Bee Season

10/09/2011 at 9:47 AM (Books, Educational, Religion, Spiritual) (, , , , )

Bee Season by Myla Goldberg is the story of a Jewish family in Pennsylvania.  We are introduced to fifth grader Eliza Naumann, the “ordinary” member of a gifted family. She surprises them all by winning the class spelling bee, followed by the district spelling bee and then makes her way into the final rounds of the national spelling bee.

Eliza’s new skill distracts her father Saul from the guitar and study sessions he used to have with her older brother Aaron who has aspirations to become a rabbi because he chooses to study for the spelling bee with Eliza instead. Feeling disillusioned with Judaism, Aaron experiments with several religions before deciding to join the Hare Krishna group, as he feels abandoned by his father. Meanwhile her mother Miriam progresses further into a psychosis that has been building up in her since a certain concept was explained to her by Saul and it is discovered that she is a kleptomaniac. It seems that Eliza’s new found talent is contributing to breaking her family apart at the seams.

Bee Season Book Cover

Although Eliza is rapt at the extra attention she was receiving, she feels bad about the deepening distance between herself and her brother and widening chasm between him and her father who once used to be quite close.  Different characters choose unorthodox ways to resolve their issues or neglect handling them and it causes problems later on. There are parallels between each family member but each decides to deal with it in their own way instead of confiding in each other. Eliza witnesses these changes observing how the actions of one family member indirectly affect all the others. Each fails to notice how similar they all happen to be but this is obvious to the reader.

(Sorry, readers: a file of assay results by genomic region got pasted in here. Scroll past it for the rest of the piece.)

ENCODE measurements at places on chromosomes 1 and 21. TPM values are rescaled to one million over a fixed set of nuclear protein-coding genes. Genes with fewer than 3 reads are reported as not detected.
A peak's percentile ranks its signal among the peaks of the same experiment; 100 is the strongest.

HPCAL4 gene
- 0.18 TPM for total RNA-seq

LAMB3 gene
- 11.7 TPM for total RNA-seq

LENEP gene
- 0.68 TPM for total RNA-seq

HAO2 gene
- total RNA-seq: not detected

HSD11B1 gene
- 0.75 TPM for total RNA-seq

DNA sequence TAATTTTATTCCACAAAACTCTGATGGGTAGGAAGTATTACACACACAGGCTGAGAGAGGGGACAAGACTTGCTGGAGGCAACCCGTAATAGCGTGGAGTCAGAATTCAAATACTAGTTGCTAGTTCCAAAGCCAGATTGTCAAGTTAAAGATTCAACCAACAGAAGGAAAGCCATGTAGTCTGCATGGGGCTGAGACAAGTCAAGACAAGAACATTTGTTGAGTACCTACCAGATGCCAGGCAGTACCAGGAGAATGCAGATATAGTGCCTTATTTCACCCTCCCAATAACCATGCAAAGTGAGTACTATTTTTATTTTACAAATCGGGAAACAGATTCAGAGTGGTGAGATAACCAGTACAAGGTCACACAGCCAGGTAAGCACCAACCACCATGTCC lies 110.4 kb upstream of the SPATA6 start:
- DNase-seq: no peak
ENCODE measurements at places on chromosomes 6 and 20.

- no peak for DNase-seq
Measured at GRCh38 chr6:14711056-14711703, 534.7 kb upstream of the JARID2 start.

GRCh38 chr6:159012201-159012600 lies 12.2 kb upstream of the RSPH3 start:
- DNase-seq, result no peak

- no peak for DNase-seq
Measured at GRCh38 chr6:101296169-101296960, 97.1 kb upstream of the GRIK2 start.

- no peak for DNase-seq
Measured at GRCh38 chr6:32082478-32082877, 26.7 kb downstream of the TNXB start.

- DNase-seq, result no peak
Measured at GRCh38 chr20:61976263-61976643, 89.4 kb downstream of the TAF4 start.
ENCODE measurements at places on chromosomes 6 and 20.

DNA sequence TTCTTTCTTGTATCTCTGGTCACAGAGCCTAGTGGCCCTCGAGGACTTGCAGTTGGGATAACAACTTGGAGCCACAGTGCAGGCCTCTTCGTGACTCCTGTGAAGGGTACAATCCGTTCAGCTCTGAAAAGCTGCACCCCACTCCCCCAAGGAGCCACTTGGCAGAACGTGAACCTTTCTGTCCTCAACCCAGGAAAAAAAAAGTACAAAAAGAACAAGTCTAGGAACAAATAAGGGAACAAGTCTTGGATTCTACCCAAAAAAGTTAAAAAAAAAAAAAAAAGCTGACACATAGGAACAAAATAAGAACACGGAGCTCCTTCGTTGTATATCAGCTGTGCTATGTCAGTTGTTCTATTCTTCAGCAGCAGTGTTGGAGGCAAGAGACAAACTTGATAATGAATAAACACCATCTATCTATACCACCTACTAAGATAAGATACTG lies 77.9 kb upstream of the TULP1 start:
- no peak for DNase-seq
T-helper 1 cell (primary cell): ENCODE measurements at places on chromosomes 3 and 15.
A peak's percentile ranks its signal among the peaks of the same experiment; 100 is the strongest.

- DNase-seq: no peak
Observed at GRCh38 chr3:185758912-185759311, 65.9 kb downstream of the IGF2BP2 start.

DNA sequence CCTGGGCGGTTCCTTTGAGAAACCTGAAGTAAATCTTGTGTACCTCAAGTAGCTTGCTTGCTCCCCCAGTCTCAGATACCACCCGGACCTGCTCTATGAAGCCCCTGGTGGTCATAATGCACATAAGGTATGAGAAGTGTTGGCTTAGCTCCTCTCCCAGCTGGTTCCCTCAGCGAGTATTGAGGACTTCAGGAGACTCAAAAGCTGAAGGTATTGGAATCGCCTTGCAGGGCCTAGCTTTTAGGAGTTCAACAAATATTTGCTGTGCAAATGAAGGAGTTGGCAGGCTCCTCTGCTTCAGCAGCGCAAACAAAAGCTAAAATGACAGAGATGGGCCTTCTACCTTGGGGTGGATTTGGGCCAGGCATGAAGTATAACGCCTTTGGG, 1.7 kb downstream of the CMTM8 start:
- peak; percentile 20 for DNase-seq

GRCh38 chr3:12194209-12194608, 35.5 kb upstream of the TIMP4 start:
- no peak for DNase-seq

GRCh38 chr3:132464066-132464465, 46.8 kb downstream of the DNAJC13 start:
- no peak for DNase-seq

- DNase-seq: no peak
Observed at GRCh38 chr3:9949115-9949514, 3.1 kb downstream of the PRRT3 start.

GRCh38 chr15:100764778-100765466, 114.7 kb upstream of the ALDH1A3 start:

In the end, Eliza is forced to make a big decision, which will either keep her father’s attention on her or give up her new talent. The terrifying experience she is subject to one night while perusing some mystical books in her father’s study makes her realise the right course to take. Given I expected this book to be about bees that produced honey rather than the spelling kind, it captured my attention when the story started out mild and kept getting darker in its mood. Nevertheless it is an incredible read!

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The Five People You Meet in Heaven

02/22/2011 at 12:16 PM (Books, Educational, Fable, Inspired, Spiritual, War) (, , , , , , )